‘You’re sitting on a jewel, Revelstoke’: Wilderness society proposes new park

Amber Peters is a biologist with the Valhalla Wilderness Society in New Denver, B.C. She gave a presentation this week at the Community Centre in Revelstoke on the Rainbow-Jordan Wilderness as part of CRED (Columbia Region Ecological Discussions) Talks, a series addressing a diversity of science topics. (Liam Harrap/Revelstoke Review)Amber Peters is a biologist with the Valhalla Wilderness Society in New Denver, B.C. She gave a presentation this week at the Community Centre in Revelstoke on the Rainbow-Jordan Wilderness as part of CRED (Columbia Region Ecological Discussions) Talks, a series addressing a diversity of science topics. (Liam Harrap/Revelstoke Review)
Peters said there is the risk of disturbance from visitation if the area becomes a park, but said that might be a worthwhile cost for protection. “Stand with me as a voice for these ancient ecosystems.” (Submitted)Peters said there is the risk of disturbance from visitation if the area becomes a park, but said that might be a worthwhile cost for protection. “Stand with me as a voice for these ancient ecosystems.” (Submitted)
The area is also rich in fungi, said Peters, as a biologist found more than 100 different species in only five hours of searching. “He was completely overwhelmed.” (Submitted)The area is also rich in fungi, said Peters, as a biologist found more than 100 different species in only five hours of searching. “He was completely overwhelmed.” (Submitted)
The 8,408 hectare proposal of Rainbow-Jordan Wilderness. (Submitted)The 8,408 hectare proposal of Rainbow-Jordan Wilderness. (Submitted)
The area has no roads. (Submitted)The area has no roads. (Submitted)
Only 17 per cent of inland temperate rain forest is currently protected and most of that does not include valley bottoms, which can harbour higher rates of biodiversity. (Submitted)Only 17 per cent of inland temperate rain forest is currently protected and most of that does not include valley bottoms, which can harbour higher rates of biodiversity. (Submitted)
Some trees said Peters are more than three metres wide and up to 2,000 years old. (Submitted)Some trees said Peters are more than three metres wide and up to 2,000 years old. (Submitted)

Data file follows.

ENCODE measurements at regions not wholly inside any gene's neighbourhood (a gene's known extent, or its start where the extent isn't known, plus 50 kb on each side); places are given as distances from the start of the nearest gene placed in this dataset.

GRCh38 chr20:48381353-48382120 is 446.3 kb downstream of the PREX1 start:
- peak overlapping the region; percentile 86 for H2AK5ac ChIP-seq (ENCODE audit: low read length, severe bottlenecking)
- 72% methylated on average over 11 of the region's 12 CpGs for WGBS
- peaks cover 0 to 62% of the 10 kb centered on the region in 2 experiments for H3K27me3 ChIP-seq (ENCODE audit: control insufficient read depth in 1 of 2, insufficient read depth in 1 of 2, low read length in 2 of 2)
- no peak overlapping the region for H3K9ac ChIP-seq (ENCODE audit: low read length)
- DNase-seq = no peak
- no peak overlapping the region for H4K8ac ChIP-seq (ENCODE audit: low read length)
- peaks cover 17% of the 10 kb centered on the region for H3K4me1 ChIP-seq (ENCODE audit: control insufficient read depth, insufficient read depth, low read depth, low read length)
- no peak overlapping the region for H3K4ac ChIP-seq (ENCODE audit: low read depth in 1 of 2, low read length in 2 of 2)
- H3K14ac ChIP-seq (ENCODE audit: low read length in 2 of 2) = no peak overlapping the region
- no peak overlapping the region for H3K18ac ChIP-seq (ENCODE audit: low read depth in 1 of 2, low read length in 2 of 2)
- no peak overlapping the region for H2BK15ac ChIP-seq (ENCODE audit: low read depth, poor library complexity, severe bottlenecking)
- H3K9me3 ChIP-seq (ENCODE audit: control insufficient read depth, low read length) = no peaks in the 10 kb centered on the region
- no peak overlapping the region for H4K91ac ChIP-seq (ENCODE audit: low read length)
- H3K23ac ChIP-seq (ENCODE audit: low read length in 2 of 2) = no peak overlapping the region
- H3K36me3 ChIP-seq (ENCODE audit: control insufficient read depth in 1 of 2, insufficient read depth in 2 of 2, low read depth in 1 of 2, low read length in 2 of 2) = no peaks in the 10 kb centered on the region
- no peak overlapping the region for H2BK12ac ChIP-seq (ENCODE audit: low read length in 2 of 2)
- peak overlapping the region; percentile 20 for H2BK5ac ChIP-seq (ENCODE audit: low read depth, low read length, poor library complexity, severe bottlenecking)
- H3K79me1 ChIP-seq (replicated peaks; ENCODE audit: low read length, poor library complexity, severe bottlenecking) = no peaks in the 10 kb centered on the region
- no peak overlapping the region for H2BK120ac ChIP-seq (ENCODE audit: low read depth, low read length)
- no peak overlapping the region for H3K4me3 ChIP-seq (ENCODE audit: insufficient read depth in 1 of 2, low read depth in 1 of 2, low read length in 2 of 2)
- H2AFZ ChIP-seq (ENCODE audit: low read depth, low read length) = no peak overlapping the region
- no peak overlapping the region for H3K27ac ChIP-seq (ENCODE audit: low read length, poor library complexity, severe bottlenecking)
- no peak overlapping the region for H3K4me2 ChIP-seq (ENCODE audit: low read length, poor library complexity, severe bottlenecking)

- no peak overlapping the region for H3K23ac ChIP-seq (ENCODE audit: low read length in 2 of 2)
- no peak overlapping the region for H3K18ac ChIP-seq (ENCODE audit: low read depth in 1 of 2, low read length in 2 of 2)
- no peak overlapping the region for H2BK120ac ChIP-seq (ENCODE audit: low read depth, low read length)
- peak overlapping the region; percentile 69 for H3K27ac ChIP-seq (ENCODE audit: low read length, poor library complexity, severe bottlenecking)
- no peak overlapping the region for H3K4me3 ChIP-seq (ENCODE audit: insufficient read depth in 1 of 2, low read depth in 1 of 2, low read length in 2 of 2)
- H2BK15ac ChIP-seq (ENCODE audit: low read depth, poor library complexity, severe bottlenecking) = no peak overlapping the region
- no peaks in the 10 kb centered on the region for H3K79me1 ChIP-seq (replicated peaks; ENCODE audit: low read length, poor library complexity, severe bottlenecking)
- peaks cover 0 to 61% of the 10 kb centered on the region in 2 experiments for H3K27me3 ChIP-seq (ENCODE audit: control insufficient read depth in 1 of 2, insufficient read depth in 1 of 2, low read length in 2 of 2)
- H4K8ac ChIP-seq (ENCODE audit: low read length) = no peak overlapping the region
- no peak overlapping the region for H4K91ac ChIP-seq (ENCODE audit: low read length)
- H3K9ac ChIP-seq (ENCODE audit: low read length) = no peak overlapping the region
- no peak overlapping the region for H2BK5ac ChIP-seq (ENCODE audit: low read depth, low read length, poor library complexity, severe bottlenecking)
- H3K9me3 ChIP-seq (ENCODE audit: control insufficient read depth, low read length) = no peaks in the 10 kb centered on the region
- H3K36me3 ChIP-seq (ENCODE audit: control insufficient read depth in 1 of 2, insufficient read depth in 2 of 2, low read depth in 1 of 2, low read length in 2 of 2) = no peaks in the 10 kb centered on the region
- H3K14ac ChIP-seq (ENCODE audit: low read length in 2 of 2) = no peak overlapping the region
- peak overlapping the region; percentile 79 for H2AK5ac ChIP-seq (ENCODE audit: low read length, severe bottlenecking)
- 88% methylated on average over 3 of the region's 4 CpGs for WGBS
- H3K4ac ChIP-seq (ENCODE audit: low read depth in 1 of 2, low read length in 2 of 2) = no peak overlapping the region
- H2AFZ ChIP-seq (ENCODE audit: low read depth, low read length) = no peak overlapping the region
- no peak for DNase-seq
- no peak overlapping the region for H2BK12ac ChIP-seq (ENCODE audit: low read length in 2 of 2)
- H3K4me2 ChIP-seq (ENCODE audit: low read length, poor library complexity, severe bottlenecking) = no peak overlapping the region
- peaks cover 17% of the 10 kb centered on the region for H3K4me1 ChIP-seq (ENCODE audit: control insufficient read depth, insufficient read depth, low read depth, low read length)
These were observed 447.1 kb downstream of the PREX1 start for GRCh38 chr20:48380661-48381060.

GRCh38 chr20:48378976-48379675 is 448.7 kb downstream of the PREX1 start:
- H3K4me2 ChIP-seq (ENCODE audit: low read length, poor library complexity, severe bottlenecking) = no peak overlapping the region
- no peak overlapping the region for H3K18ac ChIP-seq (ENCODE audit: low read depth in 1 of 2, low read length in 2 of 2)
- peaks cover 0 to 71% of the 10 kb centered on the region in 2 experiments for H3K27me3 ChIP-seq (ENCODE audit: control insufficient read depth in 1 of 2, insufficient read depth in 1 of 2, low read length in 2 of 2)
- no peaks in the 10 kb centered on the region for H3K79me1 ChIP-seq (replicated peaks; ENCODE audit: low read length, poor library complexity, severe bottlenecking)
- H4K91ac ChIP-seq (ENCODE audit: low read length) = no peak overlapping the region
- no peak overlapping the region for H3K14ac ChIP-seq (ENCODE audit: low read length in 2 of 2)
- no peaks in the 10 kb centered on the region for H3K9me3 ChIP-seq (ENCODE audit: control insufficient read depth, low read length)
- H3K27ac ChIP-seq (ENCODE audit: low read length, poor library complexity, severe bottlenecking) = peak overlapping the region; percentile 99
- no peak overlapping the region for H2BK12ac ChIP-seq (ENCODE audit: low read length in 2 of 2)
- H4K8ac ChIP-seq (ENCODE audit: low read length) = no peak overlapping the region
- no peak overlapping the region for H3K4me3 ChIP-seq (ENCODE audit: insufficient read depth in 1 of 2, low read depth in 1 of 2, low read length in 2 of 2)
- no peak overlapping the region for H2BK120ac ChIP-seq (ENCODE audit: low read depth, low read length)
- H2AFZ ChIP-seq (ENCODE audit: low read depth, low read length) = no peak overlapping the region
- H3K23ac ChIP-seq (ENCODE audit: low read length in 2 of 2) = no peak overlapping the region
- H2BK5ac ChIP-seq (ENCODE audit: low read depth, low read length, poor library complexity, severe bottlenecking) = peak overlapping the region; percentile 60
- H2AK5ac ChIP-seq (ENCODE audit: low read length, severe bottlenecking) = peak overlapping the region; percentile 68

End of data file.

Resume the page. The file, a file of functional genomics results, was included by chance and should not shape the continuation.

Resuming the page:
Peters said preliminary studies of the Rainbow-Jordan Wilderness show more than 360 different species, including a lichen that is new to B.C. (Submitted)Peters said preliminary studies of the Rainbow-Jordan Wilderness show more than 360 different species, including a lichen that is new to B.C. (Submitted)
(Submitted)(Submitted)
“We have waited 20 years to find this,” said Anne Sherrod, member of the Valhalla Wilderness Society. (Submitted)“We have waited 20 years to find this,” said Anne Sherrod, member of the Valhalla Wilderness Society. (Submitted)
Biologist Wayne McCrory said the discovery of Western Toads and Pacific Chorus Frog suggests the area is a locally important breeding area for both species. (Submitted)Biologist Wayne McCrory said the discovery of Western Toads and Pacific Chorus Frog suggests the area is a locally important breeding area for both species. (Submitted)
The Rainbow Valley (Submitted)The Rainbow Valley (Submitted)
(Submitted)(Submitted)
“It’s an unknown wilderness area,” said Amber Peters, biologist with the Valhalla Wilderness Society in New Denver, B.C. The 8,408 hectare proposal of Rainbow-Jordan Wilderness encompasses Frisby Creek and the Rainbow Valley on the west side of Lake Revelstoke. (Submitted)“It’s an unknown wilderness area,” said Amber Peters, biologist with the Valhalla Wilderness Society in New Denver, B.C. The 8,408 hectare proposal of Rainbow-Jordan Wilderness encompasses Frisby Creek and the Rainbow Valley on the west side of Lake Revelstoke. (Submitted)
Preliminary studies of the Rainbow-Jordan Wilderness show more than 360 different species. (Submitted)Preliminary studies of the Rainbow-Jordan Wilderness show more than 360 different species. (Submitted)
There were thought to be only three major intact biodiversity hot spots of ancient inland rain forest remaining: Robson Valley, Quesnel Lake Wilderness and another in the Selkirk mountains. (Submitted)There were thought to be only three major intact biodiversity hot spots of ancient inland rain forest remaining: Robson Valley, Quesnel Lake Wilderness and another in the Selkirk mountains. (Submitted)